So, does it make a difference to his shedding? Sorry, but no, they all have the dual-layered coat that sheds and ‘blows’ twice a year. On the plus side, it means you can choose the color you love the most. Or you could choose a color that will blend into the color of your décor. The choice is yours.
Siberian Husky Shedding Frequency
Huskies, like most dogs, will drop a certain amount of hair throughout the year. Hair dies and falls out, and it is replaced by new hair as part of the natural hair regeneration cycle. This means the Husky is a moderate shedder throughout the year and will require a regular brush and vacuum!
If you’re on the hunt for a light shedder, the Husky isn’t for you because come shedding season, he blows his coat. This is a complete shed of the undercoat which comes away in huge clumps and causes plenty of mess for you to clean up.
The bottom line, your husky is going to shed. If you want a non-shedding dog breed, a breed like a Goldendoodle that sheds less might be more in line with your goals.
When Siberian Huskies Shed
There are two shedding seasons where your Husky will shed the most, which is spring and winter. This is where the term ‘blow the coat’ comes in to play. So-called because the coat blows off the skin. This is where you see many odd patchy looking Huskies doing the rounds on social media because this is them ‘ blowing their coat’.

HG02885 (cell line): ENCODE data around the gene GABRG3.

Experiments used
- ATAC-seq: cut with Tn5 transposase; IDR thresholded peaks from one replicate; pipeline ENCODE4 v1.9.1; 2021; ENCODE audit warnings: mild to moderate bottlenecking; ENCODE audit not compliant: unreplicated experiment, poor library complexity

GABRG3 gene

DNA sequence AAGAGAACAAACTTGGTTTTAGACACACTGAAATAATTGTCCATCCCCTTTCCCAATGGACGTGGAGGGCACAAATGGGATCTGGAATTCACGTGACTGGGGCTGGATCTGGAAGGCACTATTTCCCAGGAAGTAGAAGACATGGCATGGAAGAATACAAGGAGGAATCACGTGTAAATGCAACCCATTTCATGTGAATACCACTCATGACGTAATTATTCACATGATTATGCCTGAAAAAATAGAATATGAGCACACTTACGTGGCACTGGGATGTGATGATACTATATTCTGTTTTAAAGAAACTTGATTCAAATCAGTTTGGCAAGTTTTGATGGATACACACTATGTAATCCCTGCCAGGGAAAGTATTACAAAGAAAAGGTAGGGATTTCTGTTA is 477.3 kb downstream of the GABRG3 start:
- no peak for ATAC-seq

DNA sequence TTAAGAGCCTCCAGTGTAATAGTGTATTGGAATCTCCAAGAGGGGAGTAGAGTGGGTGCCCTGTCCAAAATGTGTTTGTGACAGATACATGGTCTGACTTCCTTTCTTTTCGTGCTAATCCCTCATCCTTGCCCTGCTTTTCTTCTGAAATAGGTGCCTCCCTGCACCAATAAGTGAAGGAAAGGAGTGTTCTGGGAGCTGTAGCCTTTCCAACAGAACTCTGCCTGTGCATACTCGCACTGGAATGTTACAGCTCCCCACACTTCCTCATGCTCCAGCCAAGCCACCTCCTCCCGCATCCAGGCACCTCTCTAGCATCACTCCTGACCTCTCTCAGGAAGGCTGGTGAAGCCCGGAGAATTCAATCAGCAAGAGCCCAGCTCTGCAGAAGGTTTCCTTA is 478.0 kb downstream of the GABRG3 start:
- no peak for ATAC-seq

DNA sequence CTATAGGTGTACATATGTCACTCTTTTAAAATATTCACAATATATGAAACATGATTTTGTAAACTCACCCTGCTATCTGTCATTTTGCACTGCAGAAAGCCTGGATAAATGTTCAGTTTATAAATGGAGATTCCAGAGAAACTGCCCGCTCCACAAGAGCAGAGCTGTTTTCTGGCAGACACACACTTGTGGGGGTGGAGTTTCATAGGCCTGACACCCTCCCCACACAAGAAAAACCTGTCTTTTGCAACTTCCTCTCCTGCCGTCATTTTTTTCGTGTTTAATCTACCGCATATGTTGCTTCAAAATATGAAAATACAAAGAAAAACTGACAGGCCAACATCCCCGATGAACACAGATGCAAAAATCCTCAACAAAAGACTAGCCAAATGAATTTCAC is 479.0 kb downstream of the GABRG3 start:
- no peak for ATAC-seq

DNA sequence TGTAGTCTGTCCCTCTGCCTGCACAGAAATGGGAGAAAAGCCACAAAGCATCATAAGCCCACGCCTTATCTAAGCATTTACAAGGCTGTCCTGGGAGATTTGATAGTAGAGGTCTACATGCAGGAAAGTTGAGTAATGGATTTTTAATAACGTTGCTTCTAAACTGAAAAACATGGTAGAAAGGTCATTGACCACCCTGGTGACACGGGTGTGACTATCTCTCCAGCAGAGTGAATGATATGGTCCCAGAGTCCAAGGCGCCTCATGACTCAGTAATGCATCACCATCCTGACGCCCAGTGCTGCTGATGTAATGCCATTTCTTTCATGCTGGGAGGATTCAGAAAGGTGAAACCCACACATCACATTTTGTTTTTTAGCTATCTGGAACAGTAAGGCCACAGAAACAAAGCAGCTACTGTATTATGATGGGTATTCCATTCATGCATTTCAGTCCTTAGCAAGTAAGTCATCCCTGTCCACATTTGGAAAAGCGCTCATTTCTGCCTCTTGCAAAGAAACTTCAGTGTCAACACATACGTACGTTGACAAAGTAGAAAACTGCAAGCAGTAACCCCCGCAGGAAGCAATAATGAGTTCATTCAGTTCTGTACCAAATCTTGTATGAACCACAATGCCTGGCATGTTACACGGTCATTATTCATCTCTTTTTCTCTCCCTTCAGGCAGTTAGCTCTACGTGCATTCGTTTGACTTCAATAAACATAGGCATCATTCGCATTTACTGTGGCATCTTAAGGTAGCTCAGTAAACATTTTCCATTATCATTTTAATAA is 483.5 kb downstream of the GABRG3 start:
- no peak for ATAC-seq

During the spring, his thick winter coat will make way for the lighter summer undercoat that will help him stay cool. Likewise, come winter, the summer coat will make way for that extra thick winter undercoat. Making him ready for laying out in the snow and keeping his human pack warm.
When it comes to the Husky, the biggest shedding trigger will be a change of weather. While there isn’t much you can do about that, there are other triggers that you can watch out for and minimize.